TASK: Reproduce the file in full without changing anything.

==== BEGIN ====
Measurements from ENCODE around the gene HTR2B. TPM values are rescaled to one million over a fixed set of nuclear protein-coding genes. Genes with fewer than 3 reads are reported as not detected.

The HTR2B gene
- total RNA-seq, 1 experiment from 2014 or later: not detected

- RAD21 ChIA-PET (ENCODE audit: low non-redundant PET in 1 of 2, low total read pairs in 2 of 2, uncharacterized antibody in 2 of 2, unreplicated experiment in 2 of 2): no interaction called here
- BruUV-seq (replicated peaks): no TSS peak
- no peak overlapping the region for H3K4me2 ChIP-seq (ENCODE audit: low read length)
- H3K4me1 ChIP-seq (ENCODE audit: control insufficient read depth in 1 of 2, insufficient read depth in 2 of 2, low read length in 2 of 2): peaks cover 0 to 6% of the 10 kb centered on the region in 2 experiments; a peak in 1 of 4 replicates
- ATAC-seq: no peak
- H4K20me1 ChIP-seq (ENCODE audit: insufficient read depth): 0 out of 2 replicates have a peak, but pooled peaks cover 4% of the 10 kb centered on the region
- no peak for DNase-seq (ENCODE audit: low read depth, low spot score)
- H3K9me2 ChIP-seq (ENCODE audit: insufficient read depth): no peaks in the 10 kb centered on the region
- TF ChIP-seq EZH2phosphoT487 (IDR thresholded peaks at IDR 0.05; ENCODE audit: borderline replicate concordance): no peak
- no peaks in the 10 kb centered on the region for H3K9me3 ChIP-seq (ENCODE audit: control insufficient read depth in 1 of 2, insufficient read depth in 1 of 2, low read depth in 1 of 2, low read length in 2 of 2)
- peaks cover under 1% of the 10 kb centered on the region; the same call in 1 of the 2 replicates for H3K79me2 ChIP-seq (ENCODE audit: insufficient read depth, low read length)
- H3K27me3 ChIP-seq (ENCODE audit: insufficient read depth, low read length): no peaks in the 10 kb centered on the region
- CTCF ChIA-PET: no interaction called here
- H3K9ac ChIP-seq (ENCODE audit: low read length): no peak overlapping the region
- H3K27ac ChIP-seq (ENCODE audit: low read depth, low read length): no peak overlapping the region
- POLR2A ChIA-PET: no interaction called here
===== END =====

Measurements from ENCODE around the gene HTR2B. TPM values are rescaled to one million over a fixed set of nuclear protein-coding genes. Genes with fewer than 3 reads are reported as not detected.

The HTR2B gene
- total RNA-seq, 1 experiment from 2014 or later: not detected

- RAD21 ChIA-PET (ENCODE audit: low non-redundant PET in 1 of 2, low total read pairs in 2 of 2, uncharacterized antibody in 2 of 2, unreplicated experiment in 2 of 2): no interaction called here
- BruUV-seq (replicated peaks): no TSS peak
- no peak overlapping the region for H3K4me2 ChIP-seq (ENCODE audit: low read length)
- H3K4me1 ChIP-seq (ENCODE audit: control insufficient read depth in 1 of 2, insufficient read depth in 2 of 2, low read length in 2 of 2): peaks cover 0 to 6% of the 10 kb centered on the region in 2 experiments; a peak in 1 of 4 replicates
- ATAC-seq: no peak
- H4K20me1 ChIP-seq (ENCODE audit: insufficient read depth): 0 out of 2 replicates have a peak, but pooled peaks cover 4% of the 10 kb centered on the region
- no peak for DNase-seq (ENCODE audit: low read depth, low spot score)
- H3K9me2 ChIP-seq (ENCODE audit: insufficient read depth): no peaks in the 10 kb centered on the region
- TF ChIP-seq EZH2phosphoT487 (IDR thresholded peaks at IDR 0.05; ENCODE audit: borderline replicate concordance): no peak
- no peaks in the 10 kb centered on the region for H3K9me3 ChIP-seq (ENCODE audit: control insufficient read depth in 1 of 2, insufficient read depth in 1 of 2, low read depth in 1 of 2, low read length in 2 of 2)
- peaks cover under 1% of the 10 kb centered on the region; the same call in 1 of the 2 replicates for H3K79me2 ChIP-seq (ENCODE audit: insufficient read depth, low read length)
- H3K27me3 ChIP-seq (ENCODE audit: insufficient read depth, low read length): no peaks in the 10 kb centered on the region
- CTCF ChIA-PET: no interaction called here
- H3K9ac ChIP-seq (ENCODE audit: low read length): no peak overlapping the region
- H3K27ac ChIP-seq (ENCODE audit: low read depth, low read length): no peak overlapping the region
- POLR2A ChIA-PET: no interaction called here